Cisco and Internet Security Systems (ISS) have reached legal agreement with ISS former employee Michael Lynn following this week's debacle at the Black Hat security conference.
The agreement, signed by all the parties, requires the Black Hat management to hand over a video of the presentation Lynn gave regarding security holes in Cisco's router software.
According to the injunction, Lynn is also forbidden from "unlawfully disassembling or reverse engineering Cisco code in the future ... [and] using Cisco decompiled code currently in his possession or control for any purpose."
Lynn hired high-tech defence lawyer Jennifer Grannick after Cisco and ISS took legal action against him for discussing the known holes in Cisco's router software. Lynn was due to give the presentation as a representative of ISS alongside Cisco, but at the last minute Cisco pressured ISS to pull it and had 31 pages pulled out of every conference guide that referred to the presentation.
Lynn quit ISS in response and proceeded with the presentation anyway, saying that he "had to do what was right for the country and the national infrastructure".
The injunction requires him to return any materials or disassembled code related to Cisco and never to discuss the materials related to the presentation he gave at the Black Hat conference.
Cisco and ISS decided it was premature to release sensitive information related to how unpatched Cisco routers can be hacked and were furious when Lynn defiantly spoke out.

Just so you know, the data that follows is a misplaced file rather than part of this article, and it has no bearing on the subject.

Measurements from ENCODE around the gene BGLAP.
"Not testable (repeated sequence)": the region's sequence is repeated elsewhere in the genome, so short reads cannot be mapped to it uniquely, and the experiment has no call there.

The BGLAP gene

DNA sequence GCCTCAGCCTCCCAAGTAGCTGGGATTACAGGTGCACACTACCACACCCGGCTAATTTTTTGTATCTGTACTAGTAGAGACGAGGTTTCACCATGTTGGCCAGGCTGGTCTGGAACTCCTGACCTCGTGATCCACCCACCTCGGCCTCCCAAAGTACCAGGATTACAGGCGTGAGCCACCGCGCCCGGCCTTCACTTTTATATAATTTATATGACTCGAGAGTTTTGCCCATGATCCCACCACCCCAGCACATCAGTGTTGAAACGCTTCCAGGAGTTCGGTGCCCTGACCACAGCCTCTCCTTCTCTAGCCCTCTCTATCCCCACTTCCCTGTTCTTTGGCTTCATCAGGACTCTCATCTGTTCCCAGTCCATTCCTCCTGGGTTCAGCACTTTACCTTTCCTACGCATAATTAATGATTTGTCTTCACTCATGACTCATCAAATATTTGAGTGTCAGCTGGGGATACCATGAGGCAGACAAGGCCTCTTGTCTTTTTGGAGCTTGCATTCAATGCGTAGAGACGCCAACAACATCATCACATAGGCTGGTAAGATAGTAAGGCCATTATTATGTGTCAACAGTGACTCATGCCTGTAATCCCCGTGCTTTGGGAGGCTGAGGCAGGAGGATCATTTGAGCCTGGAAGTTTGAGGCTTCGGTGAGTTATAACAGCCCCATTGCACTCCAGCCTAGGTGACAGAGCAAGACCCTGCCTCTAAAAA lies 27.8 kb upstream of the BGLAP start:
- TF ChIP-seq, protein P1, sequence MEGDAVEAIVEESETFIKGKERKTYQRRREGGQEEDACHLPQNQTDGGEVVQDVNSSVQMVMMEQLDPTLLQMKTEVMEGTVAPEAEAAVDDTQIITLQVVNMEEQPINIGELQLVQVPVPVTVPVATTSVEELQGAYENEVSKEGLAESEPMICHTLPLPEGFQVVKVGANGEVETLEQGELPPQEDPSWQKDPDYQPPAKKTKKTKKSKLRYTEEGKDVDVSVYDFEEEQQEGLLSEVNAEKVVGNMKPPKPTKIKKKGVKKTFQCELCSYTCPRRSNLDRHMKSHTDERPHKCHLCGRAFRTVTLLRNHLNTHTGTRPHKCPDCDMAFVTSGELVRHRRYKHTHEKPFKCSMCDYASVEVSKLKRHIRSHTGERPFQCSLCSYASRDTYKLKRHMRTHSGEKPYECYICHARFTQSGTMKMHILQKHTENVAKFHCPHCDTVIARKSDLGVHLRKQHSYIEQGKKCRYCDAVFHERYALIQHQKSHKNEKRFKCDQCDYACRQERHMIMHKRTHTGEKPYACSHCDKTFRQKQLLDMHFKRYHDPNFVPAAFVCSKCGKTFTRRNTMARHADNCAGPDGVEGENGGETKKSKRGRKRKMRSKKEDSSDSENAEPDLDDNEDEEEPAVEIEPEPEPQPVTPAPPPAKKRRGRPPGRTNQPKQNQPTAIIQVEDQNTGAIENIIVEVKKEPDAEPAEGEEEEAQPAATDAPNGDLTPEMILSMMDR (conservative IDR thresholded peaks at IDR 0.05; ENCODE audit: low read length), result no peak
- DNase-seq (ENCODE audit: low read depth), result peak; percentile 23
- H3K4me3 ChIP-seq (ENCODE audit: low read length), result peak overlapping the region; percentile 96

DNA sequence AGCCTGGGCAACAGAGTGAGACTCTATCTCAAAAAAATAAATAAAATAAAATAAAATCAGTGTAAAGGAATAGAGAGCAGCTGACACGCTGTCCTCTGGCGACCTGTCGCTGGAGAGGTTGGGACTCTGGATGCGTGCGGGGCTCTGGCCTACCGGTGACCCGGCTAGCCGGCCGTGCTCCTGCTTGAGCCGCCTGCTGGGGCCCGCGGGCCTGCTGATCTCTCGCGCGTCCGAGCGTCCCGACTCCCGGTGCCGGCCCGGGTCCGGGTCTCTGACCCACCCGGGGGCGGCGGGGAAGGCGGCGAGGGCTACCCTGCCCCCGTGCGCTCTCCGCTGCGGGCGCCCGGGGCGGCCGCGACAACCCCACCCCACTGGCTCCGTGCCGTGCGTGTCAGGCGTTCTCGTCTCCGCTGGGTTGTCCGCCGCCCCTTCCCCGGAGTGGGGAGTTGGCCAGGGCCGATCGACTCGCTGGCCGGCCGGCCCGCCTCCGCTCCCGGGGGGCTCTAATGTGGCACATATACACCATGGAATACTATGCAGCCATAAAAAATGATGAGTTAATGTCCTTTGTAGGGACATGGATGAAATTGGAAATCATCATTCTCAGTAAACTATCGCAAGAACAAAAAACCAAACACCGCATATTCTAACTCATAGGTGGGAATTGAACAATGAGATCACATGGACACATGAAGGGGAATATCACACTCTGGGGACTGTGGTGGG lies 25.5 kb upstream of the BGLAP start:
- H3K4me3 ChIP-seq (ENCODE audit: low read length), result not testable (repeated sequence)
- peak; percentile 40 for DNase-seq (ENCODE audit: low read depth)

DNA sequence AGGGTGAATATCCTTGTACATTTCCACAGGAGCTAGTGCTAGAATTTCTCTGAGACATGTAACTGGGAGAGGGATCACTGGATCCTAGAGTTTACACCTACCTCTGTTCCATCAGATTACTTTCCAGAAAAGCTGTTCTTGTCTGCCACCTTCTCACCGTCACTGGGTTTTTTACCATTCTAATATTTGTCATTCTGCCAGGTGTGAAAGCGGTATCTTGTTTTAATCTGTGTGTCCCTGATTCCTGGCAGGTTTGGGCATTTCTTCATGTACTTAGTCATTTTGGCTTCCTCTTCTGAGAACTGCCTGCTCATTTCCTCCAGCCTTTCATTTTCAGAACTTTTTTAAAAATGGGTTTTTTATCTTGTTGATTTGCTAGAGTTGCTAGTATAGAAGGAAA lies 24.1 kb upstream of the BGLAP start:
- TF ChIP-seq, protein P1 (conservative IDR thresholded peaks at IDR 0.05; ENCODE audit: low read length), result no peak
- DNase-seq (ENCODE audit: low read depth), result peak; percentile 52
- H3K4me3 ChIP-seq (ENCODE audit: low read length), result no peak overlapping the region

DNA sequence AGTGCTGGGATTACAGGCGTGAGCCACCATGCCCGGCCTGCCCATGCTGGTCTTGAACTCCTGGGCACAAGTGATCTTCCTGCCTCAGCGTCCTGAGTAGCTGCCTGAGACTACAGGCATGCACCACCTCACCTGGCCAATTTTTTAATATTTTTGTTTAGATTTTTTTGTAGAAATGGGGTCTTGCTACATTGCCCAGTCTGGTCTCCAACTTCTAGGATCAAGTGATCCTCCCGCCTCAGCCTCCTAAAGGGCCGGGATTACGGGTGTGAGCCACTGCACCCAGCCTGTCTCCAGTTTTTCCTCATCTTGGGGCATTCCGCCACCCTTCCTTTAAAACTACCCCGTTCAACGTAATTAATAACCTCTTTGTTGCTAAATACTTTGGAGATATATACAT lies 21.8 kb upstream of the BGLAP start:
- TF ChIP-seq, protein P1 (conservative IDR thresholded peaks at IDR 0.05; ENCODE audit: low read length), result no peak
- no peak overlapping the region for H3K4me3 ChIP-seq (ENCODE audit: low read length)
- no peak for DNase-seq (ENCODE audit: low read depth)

The restrictions raise the issues of when security research crosses the line from the side of altruistic, or responsible hacking to breaking the law, experts say
"Reverse engineering on its own is legally OK," says Lee Bromberg, senior partner for law firm Bromberg & Sunstein, a law firm specialising in electronic intellectual property litigation. But there are several exceptions. "If in doing this, you violate a patent, you're still violating a patent. If in you are violating a copyright, you're violating a copyright," he says.
Violating "trade secret" agreements can be another sticky area, Bromberg says. Such an agreement could include a non-disclosure agreement, or an employment obligation contract, "or it could be as simple as going on the Internet, clicking 'yes' on a piece of software's licensing terms and conditions before installing."
In the Cisco case: "Cisco must have had some basis on which to demonstrate to the court that the defendant had an obligation not to reverse engineer, whether it was contractual or other wise, or arising out of trade secret law."
Legalese aside, Cisco's move against ISS' Lynn sends the wrong message to the security community, some in the industry say. "Security researchers won't want to make stuff public if Cisco is just going to come back at them with legal action," Marc Maiffret, co-founder and chief hacking officer of eEye Digital Security, a vulnerability research and security vendor.
"Why should someone report something to Cisco if the company is going to act this way?" he says. "Who would want to work with a company that's going to do stuff like this?"
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